When I wrote about epistemic ethics, I talked about an attitude. The attitude which underlies the scientific method. The tendency to seek cognitive techniques which bring us closer to truth. I wanted to talk more about that attitude. I wanted to complain that we needed it to show up in more contexts than just the structure and activities of the scientific community.
But it's tough to talk about that attitude. Awkward. Hard to explain. Hard to refer to. I needed a word for it.
I couldn't find the right one. I decided it didn't exist.
So I made one up.
Aletheia was the Greek word for truth. It comes from lethe (λήθη) which means obscurity, concealment, or forgetfulness. The prefix a- (ἀ–) means not. Aletheia means not concealed.
Tropos (τρόπος) means turning. I remember in high school biology being delighted to learn the word heliotropism. It's just a neat word. It refers to the habit of some plants to turn to face the sun.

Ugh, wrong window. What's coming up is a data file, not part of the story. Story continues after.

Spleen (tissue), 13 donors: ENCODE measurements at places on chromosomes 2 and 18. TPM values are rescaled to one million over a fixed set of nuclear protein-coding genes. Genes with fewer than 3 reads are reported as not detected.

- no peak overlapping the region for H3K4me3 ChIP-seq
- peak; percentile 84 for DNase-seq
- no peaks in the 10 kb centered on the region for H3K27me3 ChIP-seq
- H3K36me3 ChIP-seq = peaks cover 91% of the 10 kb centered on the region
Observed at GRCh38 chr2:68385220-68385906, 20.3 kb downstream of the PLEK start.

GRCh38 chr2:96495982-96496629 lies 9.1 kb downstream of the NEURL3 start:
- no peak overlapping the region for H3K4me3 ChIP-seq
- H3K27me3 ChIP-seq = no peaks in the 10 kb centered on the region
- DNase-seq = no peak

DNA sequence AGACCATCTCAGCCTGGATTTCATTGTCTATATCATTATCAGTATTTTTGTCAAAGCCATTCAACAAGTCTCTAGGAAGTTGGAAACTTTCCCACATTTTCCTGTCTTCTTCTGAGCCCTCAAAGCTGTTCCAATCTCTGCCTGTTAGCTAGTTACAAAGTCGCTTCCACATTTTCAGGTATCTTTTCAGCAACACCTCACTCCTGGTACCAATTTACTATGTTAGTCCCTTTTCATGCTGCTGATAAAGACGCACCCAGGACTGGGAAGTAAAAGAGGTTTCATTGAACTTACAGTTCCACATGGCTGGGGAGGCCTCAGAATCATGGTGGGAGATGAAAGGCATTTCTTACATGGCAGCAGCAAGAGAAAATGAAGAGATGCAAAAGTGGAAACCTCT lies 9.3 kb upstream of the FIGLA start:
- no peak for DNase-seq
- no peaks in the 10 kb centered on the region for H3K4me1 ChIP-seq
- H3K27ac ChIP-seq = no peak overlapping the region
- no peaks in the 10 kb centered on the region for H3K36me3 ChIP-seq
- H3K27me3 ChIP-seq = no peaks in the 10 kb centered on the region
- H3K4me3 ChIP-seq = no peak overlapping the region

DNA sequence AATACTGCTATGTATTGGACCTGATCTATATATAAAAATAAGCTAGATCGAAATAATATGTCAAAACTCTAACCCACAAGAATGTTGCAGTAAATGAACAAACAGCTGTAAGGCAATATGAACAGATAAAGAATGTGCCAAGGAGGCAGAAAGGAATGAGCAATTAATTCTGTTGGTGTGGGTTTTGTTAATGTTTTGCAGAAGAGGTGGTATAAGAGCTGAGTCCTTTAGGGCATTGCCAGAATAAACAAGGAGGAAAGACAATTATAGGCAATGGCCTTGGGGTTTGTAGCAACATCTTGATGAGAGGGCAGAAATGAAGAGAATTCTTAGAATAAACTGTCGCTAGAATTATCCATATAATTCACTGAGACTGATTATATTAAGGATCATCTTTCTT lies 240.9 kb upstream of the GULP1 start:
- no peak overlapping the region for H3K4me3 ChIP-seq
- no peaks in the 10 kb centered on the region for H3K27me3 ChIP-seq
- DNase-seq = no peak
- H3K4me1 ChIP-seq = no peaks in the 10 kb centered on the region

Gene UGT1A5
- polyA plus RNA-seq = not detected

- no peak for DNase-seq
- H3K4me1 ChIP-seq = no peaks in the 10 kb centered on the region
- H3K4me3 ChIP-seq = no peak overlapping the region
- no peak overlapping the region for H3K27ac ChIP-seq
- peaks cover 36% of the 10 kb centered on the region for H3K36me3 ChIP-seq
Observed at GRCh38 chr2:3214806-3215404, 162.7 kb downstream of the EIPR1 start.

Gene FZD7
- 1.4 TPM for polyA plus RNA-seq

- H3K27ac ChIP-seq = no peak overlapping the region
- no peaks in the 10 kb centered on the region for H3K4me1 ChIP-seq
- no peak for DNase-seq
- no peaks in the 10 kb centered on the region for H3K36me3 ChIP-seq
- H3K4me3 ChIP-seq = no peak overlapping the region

Alethetropy, then, means a tendency to turn toward the truth, or the act of facing the truth.
It turns out that I'm not the first to follow this etymological path; a variant, "alethetropic," is part of the title of an out-of-print book. So it's not really original. But it means something I want to say, so I'm going to start using it.
Now that I have it handy, it's a lot easier to express the following:
The scientific method is an algorithm for institutional alethetropy. What we need now are algorithms for individual alethetropy and cultural alethetropy.